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US says China 'systematically' impedes Tibet access
[WASHINGTON] China "systematically" impedes access to Tibet with restrictions that have prohibited diplomats, journalists and ordinary citizens from visiting, the United States said in a report on Monday.
The State Department documented access problems to the Himalayan region in a report to Congress mandated by the Reciprocal Access to Tibet Act, passed with bipartisan support in December.
The law, which notes that no US region is prohibited, requires the United States by the end of this year to deny visas to Chinese officials in charge of implementing the policy.
"The Chinese government systematically impeded travel to the Tibetan Autonomous Region (TAR) and Tibetan areas outside the TAR for US diplomats and officials, journalists and tourists in 2018," said the report to Congress.
Even visits by US diplomats were "highly restricted," it said.
"Chinese government-designated minders followed US diplomats and officials at all times, prevented them from meeting or speaking with local contacts, interrogated them and restricted their movement in these areas," it said.
Tibet is the only region for which China requires diplomats and journalists to seek special access.
The State Department said that China last year rejected five of the nine US requests to visit Tibet, including one by Ambassador Terry Branstad.
Of the visits that went ahead, two were for routine consular matters, one was for the consul general in nearby Chengdu and the other was for security officials to prepare the visit by Mr Branstad that was ultimately denied.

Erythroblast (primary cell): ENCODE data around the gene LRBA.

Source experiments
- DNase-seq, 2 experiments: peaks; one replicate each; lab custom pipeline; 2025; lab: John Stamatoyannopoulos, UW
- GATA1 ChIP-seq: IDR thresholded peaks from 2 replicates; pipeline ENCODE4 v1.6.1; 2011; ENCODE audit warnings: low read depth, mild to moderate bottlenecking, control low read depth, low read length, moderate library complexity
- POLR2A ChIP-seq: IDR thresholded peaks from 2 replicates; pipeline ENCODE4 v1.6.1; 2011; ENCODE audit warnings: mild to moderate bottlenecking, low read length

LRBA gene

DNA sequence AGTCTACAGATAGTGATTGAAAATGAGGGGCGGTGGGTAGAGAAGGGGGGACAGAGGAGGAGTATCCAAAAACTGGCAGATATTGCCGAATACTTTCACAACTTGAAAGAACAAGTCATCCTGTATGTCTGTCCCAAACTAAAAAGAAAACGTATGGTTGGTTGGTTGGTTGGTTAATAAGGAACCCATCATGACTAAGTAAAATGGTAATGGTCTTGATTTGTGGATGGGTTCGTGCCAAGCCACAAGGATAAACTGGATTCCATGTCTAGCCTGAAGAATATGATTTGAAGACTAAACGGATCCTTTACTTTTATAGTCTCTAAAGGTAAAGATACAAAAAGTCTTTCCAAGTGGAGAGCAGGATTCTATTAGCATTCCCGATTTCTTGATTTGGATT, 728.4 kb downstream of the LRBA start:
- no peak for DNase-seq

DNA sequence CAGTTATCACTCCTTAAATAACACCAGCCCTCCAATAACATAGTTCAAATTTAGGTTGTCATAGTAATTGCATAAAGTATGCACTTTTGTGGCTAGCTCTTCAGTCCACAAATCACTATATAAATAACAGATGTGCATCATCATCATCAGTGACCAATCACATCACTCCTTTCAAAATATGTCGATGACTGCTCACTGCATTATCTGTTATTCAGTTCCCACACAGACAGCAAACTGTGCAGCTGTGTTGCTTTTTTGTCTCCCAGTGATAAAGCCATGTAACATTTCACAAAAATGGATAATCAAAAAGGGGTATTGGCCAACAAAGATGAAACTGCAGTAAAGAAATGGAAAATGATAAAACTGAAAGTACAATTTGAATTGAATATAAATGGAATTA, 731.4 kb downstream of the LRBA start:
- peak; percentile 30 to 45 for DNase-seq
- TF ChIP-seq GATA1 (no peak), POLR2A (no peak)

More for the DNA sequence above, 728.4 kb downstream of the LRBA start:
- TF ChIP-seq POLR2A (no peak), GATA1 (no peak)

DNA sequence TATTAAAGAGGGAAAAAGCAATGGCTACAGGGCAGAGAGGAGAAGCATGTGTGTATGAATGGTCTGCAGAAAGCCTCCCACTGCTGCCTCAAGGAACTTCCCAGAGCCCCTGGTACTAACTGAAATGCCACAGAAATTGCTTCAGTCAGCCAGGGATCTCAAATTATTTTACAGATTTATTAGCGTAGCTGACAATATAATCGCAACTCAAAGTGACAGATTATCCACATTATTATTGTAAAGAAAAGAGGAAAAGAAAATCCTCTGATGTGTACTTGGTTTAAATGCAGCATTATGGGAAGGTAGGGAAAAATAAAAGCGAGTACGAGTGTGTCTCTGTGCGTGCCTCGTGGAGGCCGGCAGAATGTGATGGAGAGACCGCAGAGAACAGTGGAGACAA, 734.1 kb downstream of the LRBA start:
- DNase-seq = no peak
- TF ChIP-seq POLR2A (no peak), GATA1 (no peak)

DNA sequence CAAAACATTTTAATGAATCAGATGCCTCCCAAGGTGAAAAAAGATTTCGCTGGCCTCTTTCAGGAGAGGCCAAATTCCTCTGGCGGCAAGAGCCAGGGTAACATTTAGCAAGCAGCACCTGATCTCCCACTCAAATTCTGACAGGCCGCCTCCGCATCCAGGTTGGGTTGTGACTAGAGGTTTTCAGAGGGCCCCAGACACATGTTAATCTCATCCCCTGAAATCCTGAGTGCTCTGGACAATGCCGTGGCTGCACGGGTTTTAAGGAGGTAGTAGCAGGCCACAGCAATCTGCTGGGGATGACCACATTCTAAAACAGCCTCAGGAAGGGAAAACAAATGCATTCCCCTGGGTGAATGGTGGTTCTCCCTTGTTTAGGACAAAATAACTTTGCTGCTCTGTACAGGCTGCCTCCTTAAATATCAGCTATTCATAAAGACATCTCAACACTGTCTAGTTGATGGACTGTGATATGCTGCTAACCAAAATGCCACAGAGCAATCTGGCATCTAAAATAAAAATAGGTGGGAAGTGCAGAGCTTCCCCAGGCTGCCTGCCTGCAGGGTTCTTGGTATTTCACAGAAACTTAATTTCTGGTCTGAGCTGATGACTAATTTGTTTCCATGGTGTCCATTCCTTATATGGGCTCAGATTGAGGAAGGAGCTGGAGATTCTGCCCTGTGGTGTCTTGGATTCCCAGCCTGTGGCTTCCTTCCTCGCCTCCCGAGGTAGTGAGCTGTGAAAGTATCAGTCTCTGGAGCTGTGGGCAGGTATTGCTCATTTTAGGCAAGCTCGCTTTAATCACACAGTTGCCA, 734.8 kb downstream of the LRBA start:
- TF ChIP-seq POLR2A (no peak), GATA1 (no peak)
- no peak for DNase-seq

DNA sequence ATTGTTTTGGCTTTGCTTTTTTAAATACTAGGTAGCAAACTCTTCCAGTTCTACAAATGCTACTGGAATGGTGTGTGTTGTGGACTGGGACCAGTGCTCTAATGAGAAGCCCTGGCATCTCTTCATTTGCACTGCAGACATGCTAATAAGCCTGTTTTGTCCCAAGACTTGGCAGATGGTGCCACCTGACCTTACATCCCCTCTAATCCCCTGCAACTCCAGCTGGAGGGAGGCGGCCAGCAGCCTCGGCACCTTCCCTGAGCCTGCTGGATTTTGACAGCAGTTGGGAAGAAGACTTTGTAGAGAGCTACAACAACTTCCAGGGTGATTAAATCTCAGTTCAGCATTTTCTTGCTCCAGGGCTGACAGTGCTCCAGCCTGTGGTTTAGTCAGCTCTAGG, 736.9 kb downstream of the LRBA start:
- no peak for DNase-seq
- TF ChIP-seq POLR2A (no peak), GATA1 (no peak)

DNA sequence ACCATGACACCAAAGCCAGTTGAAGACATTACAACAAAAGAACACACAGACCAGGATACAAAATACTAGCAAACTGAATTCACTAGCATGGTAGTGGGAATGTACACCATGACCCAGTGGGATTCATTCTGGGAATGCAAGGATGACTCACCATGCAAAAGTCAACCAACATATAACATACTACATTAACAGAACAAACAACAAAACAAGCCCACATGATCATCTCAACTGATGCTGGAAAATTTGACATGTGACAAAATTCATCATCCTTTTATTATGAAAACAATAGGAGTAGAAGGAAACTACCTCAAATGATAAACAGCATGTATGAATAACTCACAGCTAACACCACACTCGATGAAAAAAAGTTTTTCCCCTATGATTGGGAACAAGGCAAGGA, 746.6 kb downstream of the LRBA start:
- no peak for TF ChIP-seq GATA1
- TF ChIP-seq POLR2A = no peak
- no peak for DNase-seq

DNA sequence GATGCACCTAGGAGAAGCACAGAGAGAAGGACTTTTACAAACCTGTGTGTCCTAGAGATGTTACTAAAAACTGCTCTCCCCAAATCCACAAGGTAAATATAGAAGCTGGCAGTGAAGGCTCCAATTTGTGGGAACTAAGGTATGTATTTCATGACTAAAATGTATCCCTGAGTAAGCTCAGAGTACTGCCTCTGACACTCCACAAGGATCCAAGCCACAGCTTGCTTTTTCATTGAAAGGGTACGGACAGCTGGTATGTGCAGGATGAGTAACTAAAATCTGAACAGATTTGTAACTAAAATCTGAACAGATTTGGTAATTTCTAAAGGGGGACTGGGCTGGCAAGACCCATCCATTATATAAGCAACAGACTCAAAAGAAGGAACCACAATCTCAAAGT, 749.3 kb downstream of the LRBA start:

Quoting the Foreign Correspondents' Club of China, the State Department said that only seven international journalists sought permission to visit Tibetan areas last year, compared with dozens in past years, with reporters sensing "the apparent futility of applying."
The report said that China denied access to tourists during times seen as politically sensitive and that Americans of Tibetan ancestry said they were singled out for special screening.
Matteo Mecacci, president of the International Campaign for Tibet, which pushed for the law, welcomed the report as a sign that the United States is "serious" about reciprocal access to Tibet.
"I think it shows that reciprocity with China is a principle that is important not just for trade or economic issues, but also for access for Tibet," said Mecacci, a former Italian member of parliament.
He voiced hope that China, which has protested the law, would address its policies in light of the impending restrictions on visas for officials.
"Our goal is not to bar Chinese officials from coming here. It's to end the isolation of Tibet," he said.